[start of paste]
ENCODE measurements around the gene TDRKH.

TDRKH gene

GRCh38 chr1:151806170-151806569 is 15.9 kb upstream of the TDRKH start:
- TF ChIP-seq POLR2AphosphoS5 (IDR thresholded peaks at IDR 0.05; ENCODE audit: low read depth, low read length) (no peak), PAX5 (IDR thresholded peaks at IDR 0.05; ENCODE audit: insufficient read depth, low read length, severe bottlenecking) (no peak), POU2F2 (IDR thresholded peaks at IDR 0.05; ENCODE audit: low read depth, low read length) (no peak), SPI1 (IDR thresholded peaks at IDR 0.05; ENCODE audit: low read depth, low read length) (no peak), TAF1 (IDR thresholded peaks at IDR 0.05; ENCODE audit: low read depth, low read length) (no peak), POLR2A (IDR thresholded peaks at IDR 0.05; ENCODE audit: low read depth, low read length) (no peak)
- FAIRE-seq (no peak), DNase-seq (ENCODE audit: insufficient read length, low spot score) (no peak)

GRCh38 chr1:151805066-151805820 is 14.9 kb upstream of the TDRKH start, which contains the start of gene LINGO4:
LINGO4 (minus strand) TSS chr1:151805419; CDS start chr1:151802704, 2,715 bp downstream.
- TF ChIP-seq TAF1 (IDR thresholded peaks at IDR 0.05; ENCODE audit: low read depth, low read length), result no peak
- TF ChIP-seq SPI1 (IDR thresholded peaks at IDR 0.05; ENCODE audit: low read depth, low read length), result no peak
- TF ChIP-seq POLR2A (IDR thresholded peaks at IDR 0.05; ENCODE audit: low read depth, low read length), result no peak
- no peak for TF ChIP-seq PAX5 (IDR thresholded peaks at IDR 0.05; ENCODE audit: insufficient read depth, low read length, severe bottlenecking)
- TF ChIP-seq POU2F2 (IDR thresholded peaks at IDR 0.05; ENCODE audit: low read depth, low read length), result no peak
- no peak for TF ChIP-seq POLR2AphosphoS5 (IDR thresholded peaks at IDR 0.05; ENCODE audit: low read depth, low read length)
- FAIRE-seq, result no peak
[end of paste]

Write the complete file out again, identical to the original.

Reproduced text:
ENCODE measurements around the gene TDRKH.

TDRKH gene

GRCh38 chr1:151806170-151806569 is 15.9 kb upstream of the TDRKH start:
- TF ChIP-seq POLR2AphosphoS5 (IDR thresholded peaks at IDR 0.05; ENCODE audit: low read depth, low read length) (no peak), PAX5 (IDR thresholded peaks at IDR 0.05; ENCODE audit: insufficient read depth, low read length, severe bottlenecking) (no peak), POU2F2 (IDR thresholded peaks at IDR 0.05; ENCODE audit: low read depth, low read length) (no peak), SPI1 (IDR thresholded peaks at IDR 0.05; ENCODE audit: low read depth, low read length) (no peak), TAF1 (IDR thresholded peaks at IDR 0.05; ENCODE audit: low read depth, low read length) (no peak), POLR2A (IDR thresholded peaks at IDR 0.05; ENCODE audit: low read depth, low read length) (no peak)
- FAIRE-seq (no peak), DNase-seq (ENCODE audit: insufficient read length, low spot score) (no peak)

GRCh38 chr1:151805066-151805820 is 14.9 kb upstream of the TDRKH start, which contains the start of gene LINGO4:
LINGO4 (minus strand) TSS chr1:151805419; CDS start chr1:151802704, 2,715 bp downstream.
- TF ChIP-seq TAF1 (IDR thresholded peaks at IDR 0.05; ENCODE audit: low read depth, low read length), result no peak
- TF ChIP-seq SPI1 (IDR thresholded peaks at IDR 0.05; ENCODE audit: low read depth, low read length), result no peak
- TF ChIP-seq POLR2A (IDR thresholded peaks at IDR 0.05; ENCODE audit: low read depth, low read length), result no peak
- no peak for TF ChIP-seq PAX5 (IDR thresholded peaks at IDR 0.05; ENCODE audit: insufficient read depth, low read length, severe bottlenecking)
- TF ChIP-seq POU2F2 (IDR thresholded peaks at IDR 0.05; ENCODE audit: low read depth, low read length), result no peak
- no peak for TF ChIP-seq POLR2AphosphoS5 (IDR thresholded peaks at IDR 0.05; ENCODE audit: low read depth, low read length)
- FAIRE-seq, result no peak